For example, at the time of writing, MPreis offers included an Italian red wine for €13.99, an organic Grüner Veltliner for €9 and several brands of Prosecco starting from €11.99 – all of which were buy one, get one free.

MPreis also stocks a wide range of European wines and a selection of higher-end bottles that aren’t included in the weekly offers.


Hofer is essentially Aldi but with a different name for the Austrian market. It sells cheaper, lesser known brands that Aldi is famous for, as well as some Austrian products, including a decent selection of wine.

Wine prices at Hofer range from around €3 for standard Grüner Veltliner or Zweigelt, to around €10 for organic wine or bottles with a high rating from Falstaff. 

However, you typically won’t find any special offers on wine at Hofer as the prices are already quite low.

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How did the Wiener Schnitzel become an Austrian icon?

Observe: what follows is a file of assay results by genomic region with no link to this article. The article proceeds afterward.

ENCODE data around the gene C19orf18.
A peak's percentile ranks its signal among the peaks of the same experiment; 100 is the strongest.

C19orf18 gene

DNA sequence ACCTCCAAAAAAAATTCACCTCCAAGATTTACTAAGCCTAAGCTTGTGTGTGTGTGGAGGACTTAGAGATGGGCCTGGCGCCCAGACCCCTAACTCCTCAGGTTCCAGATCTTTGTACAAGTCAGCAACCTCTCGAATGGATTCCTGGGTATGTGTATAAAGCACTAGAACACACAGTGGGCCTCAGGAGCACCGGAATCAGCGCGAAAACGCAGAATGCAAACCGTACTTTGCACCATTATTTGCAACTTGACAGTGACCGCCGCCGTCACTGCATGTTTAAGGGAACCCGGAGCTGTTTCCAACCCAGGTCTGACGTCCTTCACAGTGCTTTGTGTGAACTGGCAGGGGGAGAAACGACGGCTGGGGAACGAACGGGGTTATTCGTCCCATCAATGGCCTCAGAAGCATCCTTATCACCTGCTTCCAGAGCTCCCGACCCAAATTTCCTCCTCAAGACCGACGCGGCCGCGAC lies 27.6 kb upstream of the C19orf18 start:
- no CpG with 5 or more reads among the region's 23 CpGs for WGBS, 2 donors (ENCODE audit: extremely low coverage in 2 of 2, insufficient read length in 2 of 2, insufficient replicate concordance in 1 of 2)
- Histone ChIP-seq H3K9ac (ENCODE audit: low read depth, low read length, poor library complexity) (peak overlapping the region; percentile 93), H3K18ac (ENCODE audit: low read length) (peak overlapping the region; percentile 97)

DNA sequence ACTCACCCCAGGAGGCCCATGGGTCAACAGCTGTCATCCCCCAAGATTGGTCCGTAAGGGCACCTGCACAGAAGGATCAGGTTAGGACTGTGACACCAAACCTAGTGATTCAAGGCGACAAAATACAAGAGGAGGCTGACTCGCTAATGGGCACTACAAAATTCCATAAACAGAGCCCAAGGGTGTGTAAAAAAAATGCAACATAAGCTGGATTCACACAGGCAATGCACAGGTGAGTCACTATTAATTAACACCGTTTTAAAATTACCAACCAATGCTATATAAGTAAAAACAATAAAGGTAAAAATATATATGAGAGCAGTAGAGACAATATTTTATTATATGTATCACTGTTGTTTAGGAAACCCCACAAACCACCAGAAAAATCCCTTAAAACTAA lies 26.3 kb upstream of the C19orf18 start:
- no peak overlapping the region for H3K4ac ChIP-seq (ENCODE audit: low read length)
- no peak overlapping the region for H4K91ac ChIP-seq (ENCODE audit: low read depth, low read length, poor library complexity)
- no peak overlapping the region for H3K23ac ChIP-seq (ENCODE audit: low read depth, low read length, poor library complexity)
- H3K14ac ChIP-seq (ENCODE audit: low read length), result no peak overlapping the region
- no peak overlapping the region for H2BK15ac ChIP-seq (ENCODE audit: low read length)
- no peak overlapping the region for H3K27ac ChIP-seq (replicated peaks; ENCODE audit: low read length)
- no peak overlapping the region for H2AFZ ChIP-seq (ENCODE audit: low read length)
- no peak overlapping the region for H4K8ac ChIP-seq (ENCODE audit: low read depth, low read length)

Despite being Austria's national dish, the origins of the Wiener Schnitzel lie further south. Here's the story of how the breaded meat dish came to popularity in Austria.

How did the Wiener Schnitzel become an Austrian icon?

The Wiener Schnitzel might be almost as famous at the city of Vienna itself; so much so the BBC says the Wiener Schnitzel “defines Vienna”. 

It turns out however that the dish was not invented in Austria at all. 

Even though there is Wiener (Viennese) in the title, the schnitzel actually originated from Milan in Italy as cotoletta alla Milanese, although the original recipe used a thicker cut of meat and was cooked with the bone in.

How did the Wiener Schnitzel become an Austrian icon?

As with many stories delving into Austrian history, the tale of the Wiener Schnitzel involves royalty, mythology and nobility.